Capital flight

For a nation that has witnessed severe Sunni-Shia discord, it is crucial to remain neutral in the Middle East

Capital flight
Islamabad is colloquially known as the ‘Abode of Peace’ and sometimes gives a misleading impression of being the capital of a nation at the vortex of terror.  Few could blame it for doing so, as it is nestled beneath the magnificent Margalla Hills and boasts an incredible infrastructure. It is however, the center of a country that is embroiled in a fragile peace process with ‘stakeholders’, such as the TTP. Yet, with far flung capitals in the Arabian peninsula such as Riyadh, having a fair say in uplifting the country from a state of economic ‘free-fall’ in recent times; it seems as if the influx of Saudi dignitaries along with the 1.5 billion dollars as munificence, could well and truly leave a footprint which goes beyond ‘cosmetic’ economic prosperity for the country, let alone the capital. For the idealists, this predilection does border on the preposterous. For the realists however, the recent spate of attacks in Homs and Damascus which continue to rock Riyadh, Washington and Tel Aviv, hints at a gesture which certainly goes beyond redressing economic stagnation.

Any historian can proudly credit Pakistan for pursuing a ‘non-interventionist’ foreign policy as far as dealing with myopic conflicts in the Arab world is concerned. These conflicts however, have stirred emotions amongst student lobbies boiling with ‘anti-Semitism’, in an array of universities across the country; but at the national level they have always elicited a neutral response from Islamabad, which goes to our country’s credit. Yet with the Syrian crisis threatening to bring back vague flashbacks of Cold War adventurism in the Arab peninsula, Saudi stakes could never be high as a champion of Islam which maintains regional order.  In light of this, the Kingdom’s art of cajoling a state which boasts significant military prowess and clout such as Pakistan cannot be ruled out, particularly in times when the conflict in Syria continues to augment in scope and magnitude. A ‘Pro-Saudi stance adopted by the Nawaz government, in exchange for munificence provided by the Salafi-Wahhabi monarchy could thus, be the antidote for diffusing a conflict which has considerable regional and international implications in their view.

[quote]The euphoria that surrounds the falling dollar could well and truly be short lived[/quote]

After all, the cornerstone of Saudi ‘interventionism’, focuses on capping a Syrian regime on the pretext of the latter’s refusal to initiate political reform. In essence, the threat narrows down to the Socialist Baath Party and its ‘Alawite’ disposition, which threatens internal tranquility in a diverse nation with a multitude of religious affiliations. Such a regime which is also backed by Iran and Russia is also viewed by the Saudis to be a threat to increased American ‘investment’ in the peninsula and would hence mandate immediate attention by necessitating the process of garnering support from nations with plenty of military clout and influence such as Pakistan. Advocacy for regimes which denounce outfits such as the Muslim Brotherhood and at the same time fomenting antagonism  against regimes considered to be ‘despotic’ has been an ideal ‘Saudi’ characteristic if one looks back at their recent history, and caging Pakistan as a long term strategic ally, would be the icing on the cake for Riyadh in such times.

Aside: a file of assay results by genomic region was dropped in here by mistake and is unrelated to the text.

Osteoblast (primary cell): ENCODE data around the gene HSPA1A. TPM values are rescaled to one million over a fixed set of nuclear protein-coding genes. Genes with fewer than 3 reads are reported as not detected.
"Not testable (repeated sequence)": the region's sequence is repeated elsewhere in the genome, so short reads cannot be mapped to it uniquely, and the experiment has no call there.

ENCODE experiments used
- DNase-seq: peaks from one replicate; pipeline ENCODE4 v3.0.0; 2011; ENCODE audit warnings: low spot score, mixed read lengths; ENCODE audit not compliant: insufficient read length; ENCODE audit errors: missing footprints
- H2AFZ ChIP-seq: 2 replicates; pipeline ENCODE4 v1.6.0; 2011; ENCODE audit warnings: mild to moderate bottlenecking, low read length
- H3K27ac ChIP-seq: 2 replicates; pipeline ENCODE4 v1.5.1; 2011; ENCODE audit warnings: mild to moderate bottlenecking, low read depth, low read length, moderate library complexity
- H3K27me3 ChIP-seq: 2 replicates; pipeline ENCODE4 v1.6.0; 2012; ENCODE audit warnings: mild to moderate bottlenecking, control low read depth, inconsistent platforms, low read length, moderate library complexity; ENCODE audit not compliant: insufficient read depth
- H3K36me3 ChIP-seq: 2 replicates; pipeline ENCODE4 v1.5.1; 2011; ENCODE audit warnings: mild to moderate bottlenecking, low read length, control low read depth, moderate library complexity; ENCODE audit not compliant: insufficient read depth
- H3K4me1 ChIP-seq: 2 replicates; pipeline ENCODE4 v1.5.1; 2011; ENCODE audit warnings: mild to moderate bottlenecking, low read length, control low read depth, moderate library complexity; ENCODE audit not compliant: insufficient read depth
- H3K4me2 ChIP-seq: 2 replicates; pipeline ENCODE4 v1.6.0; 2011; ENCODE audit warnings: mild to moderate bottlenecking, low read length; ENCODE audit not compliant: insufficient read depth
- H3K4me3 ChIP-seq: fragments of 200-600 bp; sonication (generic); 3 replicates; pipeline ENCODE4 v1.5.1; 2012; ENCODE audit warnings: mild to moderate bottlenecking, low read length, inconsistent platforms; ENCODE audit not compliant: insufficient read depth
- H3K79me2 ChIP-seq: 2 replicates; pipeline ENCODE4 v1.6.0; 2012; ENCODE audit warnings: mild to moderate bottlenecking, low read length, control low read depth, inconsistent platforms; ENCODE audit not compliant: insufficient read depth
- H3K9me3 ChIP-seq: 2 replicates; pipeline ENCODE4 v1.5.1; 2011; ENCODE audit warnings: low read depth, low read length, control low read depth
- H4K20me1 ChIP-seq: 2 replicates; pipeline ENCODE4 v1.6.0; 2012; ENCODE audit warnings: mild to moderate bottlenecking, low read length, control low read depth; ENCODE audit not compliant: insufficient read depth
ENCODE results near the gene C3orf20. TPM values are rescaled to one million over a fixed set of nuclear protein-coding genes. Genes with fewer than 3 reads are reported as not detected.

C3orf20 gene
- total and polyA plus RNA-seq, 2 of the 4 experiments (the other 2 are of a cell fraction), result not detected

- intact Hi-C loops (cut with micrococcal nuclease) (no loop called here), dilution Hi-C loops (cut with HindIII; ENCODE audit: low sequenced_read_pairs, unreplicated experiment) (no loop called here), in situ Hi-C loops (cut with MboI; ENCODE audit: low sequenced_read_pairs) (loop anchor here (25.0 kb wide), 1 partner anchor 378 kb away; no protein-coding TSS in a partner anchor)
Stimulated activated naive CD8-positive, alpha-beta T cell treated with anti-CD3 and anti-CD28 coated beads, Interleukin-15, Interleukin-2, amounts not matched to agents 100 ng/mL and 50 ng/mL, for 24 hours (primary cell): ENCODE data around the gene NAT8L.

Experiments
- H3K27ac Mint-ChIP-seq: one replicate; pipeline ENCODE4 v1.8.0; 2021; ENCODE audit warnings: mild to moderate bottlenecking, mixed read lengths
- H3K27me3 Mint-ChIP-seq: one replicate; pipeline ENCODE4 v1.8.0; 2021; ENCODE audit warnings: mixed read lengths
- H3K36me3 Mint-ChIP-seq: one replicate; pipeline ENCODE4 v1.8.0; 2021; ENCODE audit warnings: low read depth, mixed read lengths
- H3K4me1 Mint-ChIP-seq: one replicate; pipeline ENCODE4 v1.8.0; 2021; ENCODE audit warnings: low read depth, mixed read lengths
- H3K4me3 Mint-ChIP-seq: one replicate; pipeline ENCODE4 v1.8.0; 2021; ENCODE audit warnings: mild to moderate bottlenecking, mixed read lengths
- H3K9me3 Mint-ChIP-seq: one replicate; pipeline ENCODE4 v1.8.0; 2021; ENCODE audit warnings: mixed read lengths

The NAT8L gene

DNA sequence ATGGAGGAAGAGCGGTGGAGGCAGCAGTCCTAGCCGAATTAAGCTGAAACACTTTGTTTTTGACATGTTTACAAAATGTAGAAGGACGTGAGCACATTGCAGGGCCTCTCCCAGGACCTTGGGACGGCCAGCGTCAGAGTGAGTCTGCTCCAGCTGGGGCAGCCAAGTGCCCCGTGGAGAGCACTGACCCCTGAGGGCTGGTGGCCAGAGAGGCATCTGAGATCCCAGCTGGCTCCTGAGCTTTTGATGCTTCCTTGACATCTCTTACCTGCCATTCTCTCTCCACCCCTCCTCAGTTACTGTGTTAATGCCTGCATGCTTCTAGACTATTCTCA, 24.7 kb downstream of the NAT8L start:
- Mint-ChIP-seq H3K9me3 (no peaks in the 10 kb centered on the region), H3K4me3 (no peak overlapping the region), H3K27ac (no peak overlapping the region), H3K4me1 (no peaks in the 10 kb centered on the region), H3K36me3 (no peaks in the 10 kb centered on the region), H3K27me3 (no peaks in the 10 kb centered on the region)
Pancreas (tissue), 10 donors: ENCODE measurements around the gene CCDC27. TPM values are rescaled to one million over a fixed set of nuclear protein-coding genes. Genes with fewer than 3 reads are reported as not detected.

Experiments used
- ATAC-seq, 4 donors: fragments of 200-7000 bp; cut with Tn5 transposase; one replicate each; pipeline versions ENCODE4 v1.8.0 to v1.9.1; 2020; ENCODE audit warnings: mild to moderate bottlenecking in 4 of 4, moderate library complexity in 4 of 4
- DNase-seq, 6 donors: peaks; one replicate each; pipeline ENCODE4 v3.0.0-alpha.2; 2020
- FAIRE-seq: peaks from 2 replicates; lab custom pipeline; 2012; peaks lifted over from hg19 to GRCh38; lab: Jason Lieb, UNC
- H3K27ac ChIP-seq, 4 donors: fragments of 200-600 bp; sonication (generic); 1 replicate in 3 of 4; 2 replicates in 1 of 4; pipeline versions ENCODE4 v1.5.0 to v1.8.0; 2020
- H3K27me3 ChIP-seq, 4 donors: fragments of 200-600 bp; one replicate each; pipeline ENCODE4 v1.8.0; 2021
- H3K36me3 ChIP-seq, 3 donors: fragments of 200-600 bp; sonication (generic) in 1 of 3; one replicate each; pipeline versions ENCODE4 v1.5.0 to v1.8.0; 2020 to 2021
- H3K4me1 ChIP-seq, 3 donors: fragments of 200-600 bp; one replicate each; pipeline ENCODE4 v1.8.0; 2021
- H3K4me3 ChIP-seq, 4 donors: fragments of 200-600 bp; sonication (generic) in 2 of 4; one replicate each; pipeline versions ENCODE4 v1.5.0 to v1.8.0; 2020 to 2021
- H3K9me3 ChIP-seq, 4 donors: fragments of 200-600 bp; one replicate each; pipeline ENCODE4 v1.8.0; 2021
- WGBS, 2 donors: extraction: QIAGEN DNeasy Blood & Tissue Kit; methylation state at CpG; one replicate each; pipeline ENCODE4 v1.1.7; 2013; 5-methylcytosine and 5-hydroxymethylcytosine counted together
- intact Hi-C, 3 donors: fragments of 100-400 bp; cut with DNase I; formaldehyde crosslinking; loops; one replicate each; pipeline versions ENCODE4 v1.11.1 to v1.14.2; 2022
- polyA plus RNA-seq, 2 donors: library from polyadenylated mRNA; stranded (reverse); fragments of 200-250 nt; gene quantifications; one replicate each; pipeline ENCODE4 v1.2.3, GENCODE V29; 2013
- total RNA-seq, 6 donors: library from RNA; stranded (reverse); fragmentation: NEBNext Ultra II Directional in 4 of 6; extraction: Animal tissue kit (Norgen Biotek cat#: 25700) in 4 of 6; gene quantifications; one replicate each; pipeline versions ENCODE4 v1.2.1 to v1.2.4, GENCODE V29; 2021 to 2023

In addition, Chief of Army Staff General Raheel Sharif’s recent visit to Saudi Arabia and conspiracies which center around an arms deal for the Kingdom stokes another fascinating debate. Would potential military trainers, as conspiracy theorists would put it, and equipment provided by the Nawaz government, be used to undertake pernicious adventures in Syria, which has already borne the brunt of rampant sectarian strife? If that really is the case, what impact would this have on the prevailing situation of ‘Shia-Sunni’ discord in our country? These questions become even more relevant in times when we are pursuing a fragile and crippled negotiations process with an entity that challenges the writ of the state and relations with Iran also continue to sour, with the latter threatening to embark on ‘hot pursuit’ to hunt down Sunni militants in our territory.

For a nation that has witnessed severe Sunni-Shia discord and faces continuous security challenges, it is crucial to retain our element of neutrality as far as inter-Arab conflicts are concerned. In times when Saudi Kings visit the cream of the bureaucratic brass in Islamabad, the euphoria that surrounds the falling dollar could well and truly be short lived, if it is just a dress rehearsal for active engagement or vehement criticism directed at the Syrian regime to follow. For Pakistan and Pakistanis alike, one can hope that our capital stays where it is and continues to boast about being the Abode of Peace instead of the Abode of Islam.